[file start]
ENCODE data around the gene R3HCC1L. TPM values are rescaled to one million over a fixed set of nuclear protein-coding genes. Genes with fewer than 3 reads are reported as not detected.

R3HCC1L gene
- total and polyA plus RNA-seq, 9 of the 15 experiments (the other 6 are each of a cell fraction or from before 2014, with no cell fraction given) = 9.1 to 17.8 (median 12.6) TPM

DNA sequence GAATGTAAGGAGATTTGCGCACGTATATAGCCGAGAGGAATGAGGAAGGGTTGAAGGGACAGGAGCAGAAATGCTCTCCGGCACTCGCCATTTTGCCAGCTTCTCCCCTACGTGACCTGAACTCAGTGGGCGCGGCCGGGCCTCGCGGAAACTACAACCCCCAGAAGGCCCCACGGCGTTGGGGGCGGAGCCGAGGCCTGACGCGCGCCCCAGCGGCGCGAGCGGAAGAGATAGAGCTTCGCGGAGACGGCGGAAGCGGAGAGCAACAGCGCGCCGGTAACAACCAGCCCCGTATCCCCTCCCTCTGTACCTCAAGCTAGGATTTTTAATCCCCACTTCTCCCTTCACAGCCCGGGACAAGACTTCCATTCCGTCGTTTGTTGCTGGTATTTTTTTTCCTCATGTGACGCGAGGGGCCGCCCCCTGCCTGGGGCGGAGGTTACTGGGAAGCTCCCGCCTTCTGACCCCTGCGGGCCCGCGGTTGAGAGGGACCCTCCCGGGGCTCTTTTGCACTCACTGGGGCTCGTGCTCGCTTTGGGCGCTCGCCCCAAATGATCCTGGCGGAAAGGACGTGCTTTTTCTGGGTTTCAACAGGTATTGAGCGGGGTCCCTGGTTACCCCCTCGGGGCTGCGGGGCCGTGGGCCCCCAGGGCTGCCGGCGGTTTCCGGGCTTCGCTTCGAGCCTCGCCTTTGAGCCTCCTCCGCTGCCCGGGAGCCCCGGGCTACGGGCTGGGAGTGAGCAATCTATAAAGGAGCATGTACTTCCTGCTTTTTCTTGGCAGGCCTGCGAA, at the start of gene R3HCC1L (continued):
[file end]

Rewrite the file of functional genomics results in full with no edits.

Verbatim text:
ENCODE data around the gene R3HCC1L. TPM values are rescaled to one million over a fixed set of nuclear protein-coding genes. Genes with fewer than 3 reads are reported as not detected.

R3HCC1L gene
- total and polyA plus RNA-seq, 9 of the 15 experiments (the other 6 are each of a cell fraction or from before 2014, with no cell fraction given) = 9.1 to 17.8 (median 12.6) TPM

DNA sequence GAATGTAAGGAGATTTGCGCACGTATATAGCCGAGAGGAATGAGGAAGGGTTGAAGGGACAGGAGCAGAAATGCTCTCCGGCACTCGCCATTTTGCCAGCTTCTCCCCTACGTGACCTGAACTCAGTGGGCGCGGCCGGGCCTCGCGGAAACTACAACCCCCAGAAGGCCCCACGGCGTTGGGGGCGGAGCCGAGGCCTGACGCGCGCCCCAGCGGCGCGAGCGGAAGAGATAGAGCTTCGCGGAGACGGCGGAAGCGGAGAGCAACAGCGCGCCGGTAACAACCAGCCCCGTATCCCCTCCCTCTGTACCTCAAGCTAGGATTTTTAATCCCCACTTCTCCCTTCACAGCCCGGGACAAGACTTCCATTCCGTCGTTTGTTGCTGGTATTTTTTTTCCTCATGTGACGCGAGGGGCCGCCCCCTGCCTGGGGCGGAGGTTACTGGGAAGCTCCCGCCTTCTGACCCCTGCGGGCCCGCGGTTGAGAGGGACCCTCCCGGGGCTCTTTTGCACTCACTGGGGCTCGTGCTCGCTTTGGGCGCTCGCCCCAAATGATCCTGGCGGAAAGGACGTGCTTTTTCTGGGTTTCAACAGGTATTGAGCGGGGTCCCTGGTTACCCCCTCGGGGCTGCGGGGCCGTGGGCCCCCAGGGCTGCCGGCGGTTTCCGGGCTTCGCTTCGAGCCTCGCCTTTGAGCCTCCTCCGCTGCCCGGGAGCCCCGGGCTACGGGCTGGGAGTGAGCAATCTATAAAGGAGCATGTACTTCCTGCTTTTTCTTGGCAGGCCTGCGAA, at the start of gene R3HCC1L (continued):